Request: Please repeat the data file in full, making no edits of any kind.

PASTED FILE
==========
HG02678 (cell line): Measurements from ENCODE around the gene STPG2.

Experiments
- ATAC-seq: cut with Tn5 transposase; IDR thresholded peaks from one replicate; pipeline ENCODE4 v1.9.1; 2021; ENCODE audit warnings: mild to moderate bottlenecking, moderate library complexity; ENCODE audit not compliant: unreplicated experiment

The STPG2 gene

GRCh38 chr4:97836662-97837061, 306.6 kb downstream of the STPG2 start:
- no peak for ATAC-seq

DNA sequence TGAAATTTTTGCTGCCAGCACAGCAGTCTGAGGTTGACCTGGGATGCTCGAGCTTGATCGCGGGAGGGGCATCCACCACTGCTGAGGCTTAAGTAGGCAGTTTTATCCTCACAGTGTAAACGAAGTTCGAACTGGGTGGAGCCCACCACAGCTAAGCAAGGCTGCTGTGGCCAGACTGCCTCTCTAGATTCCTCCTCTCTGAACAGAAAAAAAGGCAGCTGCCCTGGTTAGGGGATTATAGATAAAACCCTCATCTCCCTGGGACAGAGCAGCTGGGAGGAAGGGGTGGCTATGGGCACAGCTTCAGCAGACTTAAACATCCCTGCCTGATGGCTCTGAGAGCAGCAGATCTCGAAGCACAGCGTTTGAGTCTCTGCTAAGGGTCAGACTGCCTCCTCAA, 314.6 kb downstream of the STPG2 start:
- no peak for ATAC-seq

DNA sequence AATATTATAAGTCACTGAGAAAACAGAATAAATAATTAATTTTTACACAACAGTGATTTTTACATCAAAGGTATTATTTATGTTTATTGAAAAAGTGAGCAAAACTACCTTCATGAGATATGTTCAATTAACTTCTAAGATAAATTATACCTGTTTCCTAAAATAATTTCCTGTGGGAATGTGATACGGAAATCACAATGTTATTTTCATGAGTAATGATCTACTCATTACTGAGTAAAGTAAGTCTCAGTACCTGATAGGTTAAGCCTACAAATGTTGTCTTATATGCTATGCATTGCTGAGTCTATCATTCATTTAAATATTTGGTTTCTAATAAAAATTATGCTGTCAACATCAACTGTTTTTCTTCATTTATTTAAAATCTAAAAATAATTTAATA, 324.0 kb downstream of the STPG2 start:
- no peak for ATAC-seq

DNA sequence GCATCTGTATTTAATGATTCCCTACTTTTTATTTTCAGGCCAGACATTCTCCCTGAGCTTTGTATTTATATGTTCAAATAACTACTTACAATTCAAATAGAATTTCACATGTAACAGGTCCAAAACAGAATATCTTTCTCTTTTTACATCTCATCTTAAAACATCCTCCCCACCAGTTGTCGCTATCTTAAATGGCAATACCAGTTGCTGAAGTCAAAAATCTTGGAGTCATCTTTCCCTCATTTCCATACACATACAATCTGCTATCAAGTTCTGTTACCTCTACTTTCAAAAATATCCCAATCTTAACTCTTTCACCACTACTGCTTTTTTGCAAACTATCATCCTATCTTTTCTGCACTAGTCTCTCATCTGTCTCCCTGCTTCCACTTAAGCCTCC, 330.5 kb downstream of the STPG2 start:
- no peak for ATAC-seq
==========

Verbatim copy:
HG02678 (cell line): Measurements from ENCODE around the gene STPG2.

Experiments
- ATAC-seq: cut with Tn5 transposase; IDR thresholded peaks from one replicate; pipeline ENCODE4 v1.9.1; 2021; ENCODE audit warnings: mild to moderate bottlenecking, moderate library complexity; ENCODE audit not compliant: unreplicated experiment

The STPG2 gene

GRCh38 chr4:97836662-97837061, 306.6 kb downstream of the STPG2 start:
- no peak for ATAC-seq

DNA sequence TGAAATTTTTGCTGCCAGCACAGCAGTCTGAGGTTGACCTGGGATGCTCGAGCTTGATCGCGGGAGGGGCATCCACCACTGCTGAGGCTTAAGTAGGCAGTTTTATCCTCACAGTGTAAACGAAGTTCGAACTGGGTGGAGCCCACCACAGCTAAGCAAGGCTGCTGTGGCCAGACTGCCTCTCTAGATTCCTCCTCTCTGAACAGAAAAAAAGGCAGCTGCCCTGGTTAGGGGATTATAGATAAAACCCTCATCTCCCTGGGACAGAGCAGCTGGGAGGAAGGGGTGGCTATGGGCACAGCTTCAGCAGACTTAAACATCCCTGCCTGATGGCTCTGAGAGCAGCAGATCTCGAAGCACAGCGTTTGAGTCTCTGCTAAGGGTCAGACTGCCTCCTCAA, 314.6 kb downstream of the STPG2 start:
- no peak for ATAC-seq

DNA sequence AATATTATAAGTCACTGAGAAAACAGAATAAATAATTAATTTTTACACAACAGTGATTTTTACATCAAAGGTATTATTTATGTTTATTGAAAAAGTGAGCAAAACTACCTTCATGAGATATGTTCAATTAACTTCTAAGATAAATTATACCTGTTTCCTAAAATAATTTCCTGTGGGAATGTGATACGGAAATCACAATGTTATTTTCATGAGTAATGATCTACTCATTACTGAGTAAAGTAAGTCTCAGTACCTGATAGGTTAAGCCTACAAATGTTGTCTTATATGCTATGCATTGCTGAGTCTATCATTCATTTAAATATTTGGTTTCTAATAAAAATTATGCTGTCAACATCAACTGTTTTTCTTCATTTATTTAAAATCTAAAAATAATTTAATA, 324.0 kb downstream of the STPG2 start:
- no peak for ATAC-seq

DNA sequence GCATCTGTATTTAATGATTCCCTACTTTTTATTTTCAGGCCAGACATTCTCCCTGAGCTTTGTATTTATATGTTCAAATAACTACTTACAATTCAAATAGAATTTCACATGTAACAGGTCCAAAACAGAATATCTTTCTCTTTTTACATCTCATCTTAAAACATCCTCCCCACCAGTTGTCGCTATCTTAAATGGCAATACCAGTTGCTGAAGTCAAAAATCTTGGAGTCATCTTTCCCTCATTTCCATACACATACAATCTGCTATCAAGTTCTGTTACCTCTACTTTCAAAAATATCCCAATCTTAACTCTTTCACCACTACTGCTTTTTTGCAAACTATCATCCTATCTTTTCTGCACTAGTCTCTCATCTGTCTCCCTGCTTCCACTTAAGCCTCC, 330.5 kb downstream of the STPG2 start:
- no peak for ATAC-seq